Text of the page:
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Pathology News Roundup: April 7, 2020

World Health Day Celebration

April 7 of each year marks the celebration of World Health Day. Sponsored by the World Health Organization (WHO), this global health awareness event began in 1950.

Sometimes these types of celebration days are overlooked by the public at large, but not this year. With healthcare workers on the front lines of the COVID-19 pandemic, people all over the world are taking time to express their appreciation.EVBEUihXkAETVI3Every year, World Health Day focuses on a specific theme, such as mental health, maternal and child care, and climate change. This year, WHO is honoring the contribution of nurses and midwives, recognizing their vital role in keeping the world healthy. Nurses and other health workers are leading the COVID-19 response, putting their own health at risk to protect the broader community.

Comprising more than two-thirds of the health workforce in the WHO Western Pacific Region, nurses are critical in responding to health needs in all settings and across the lifespan. In the 2020 International Year of the Nurse and the Midwife, World Health Day is an opportunity to acknowledge the impact of nursing and midwifery around the world, while celebrating this workforce as one of the most valuable resources of every country.

Take time to celebrate our medical professionals by checking out #WorldHealthDay and #ThanksHealthHeroes on social media.VB Divider

 

CAP Guidance for Remote Sign-Out of Cases

Recognizing the urgency created by the current COVID-19 pandemic, the Centers for Medicare & Medicaid Services (CMS) has exercised enforcement discretion to ensure pathologists may review slides and sign out remotely. CMS has temporarily waived the requirement for remote locations to have separate CLIA licenses, provided that the designated primary site or primary laboratory has a Clinical Laboratory Improvement Amendments (CLIA) certificate. 

Waiving this requirement allows remote sign out of pathology cases using digital pathology or glass slide review. It also includes review of clinical pathology images and data (e.g., electropherograms, gel images, fluorescence in situ hybridization, molecular results, flow cytometry dot plots, blood bank and HLA data).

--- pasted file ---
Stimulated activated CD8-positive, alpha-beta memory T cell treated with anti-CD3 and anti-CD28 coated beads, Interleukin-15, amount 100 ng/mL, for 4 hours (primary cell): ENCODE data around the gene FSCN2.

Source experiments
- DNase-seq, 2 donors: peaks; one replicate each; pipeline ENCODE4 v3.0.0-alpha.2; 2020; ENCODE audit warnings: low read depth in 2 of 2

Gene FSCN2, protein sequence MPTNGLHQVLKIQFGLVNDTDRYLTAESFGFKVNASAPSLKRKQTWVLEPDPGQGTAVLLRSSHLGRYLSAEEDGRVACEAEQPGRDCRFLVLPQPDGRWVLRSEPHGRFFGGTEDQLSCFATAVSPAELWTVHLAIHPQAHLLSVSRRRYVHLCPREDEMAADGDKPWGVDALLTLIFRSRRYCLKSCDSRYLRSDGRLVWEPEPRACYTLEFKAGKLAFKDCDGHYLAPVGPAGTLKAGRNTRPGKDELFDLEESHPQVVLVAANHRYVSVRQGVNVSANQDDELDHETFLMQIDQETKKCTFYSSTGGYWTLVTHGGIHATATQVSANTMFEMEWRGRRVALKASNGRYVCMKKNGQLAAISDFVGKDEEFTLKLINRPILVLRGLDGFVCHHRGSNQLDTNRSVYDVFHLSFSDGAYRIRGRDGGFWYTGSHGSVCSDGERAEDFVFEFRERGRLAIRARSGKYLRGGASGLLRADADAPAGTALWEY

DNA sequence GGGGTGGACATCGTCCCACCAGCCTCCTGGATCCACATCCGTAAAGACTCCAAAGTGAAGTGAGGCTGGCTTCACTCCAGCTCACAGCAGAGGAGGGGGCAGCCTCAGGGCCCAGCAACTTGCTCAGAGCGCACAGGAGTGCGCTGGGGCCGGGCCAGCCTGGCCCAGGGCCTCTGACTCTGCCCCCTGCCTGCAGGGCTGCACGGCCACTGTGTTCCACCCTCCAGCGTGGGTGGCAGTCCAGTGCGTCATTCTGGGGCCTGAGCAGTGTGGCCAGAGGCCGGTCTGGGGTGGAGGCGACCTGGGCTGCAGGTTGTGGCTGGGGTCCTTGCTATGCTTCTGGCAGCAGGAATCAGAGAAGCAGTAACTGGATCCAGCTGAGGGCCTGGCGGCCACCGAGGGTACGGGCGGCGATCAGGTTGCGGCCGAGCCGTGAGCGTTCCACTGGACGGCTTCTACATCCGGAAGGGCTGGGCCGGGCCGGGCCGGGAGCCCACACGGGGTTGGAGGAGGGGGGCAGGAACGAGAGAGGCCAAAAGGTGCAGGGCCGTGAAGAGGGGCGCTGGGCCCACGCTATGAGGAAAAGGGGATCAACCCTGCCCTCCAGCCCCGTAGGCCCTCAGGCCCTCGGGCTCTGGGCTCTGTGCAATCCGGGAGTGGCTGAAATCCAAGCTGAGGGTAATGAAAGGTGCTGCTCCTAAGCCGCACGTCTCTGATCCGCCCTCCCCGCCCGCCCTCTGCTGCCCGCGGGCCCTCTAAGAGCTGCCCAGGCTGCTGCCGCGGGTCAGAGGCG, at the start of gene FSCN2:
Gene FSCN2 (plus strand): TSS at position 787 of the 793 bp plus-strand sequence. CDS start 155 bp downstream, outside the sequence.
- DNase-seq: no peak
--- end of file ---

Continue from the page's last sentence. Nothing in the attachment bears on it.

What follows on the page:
Other types of personnel, such as cytotechnologists, toxicologists and cytogeneticists may also review slides/data/images remotely at a temporary location during this time without obtaining a separate CLIA number. This waiver preserves the continuity of patient care, ensures ongoing quality by getting cases to the appropriate pathologists where subspecialty review is required. It optimizes the safety of pathologists by minimizing their exposure to busy hospitals with a concentration of patients, specimens and surfaces harboring SARS-CoV-2.

The College of American Pathologists (CAP) is providing guidance to CAP members on critical issues related to remote sign-out during this emergency. CAP has prepared a frequently asked questions (FAQ) document to guide those who elect to engage in remote sign-out during the COVID-19 crisis. The document is not intended to be prescriptive nor is it all-inclusive. Additional questions will be addressed as the pandemic continues to unfold. 

Be sure to follow CAP's frequent online updates on COVID-19 issues affecting pathologists.

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You can also check out the Digital Pathology Association's upcoming Twitter chat on implementing remote sign-out. Dr. Adam L. Booth will moderate via the DPA Twitter handle and will be joined by other digital pathology experts on Tuesday, April 14. 

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Media Focus on Lab Workers During COVID-19

Laboratory workers are getting some well-deserved attention and appreciation in the media lately, thanks to their heightened responsibilities during the coronavirus pandemic. 

ABC News recently shared a report that looked into the numerous jobs laboratory staff are handling during this public health crisis. The report by Angela N. Baldwin, M.D., M.P.H., a pathology resident at Montefiore Health System in the Bronx, acknowledges the extraordinary work of pathologists, medical technologists, and other laboratory professionals. 

coronavirusIllustration of ultrastructural morphology exhibited by coronaviruses. Image courtesy of the CDC.

Another excellent report by the TODAY show features an interview with a lab technician. Offering an inside look at the testing process, it highlights the heroic and stressful work that happens behind the scenes.

If you're looking for a one-stop-shop for coronavirus news, we highly recommend following updates from UW Medicine. You'll find carefully curated content in one central location that makes it easy to keep up with the latest media coverage of COVID-19. 

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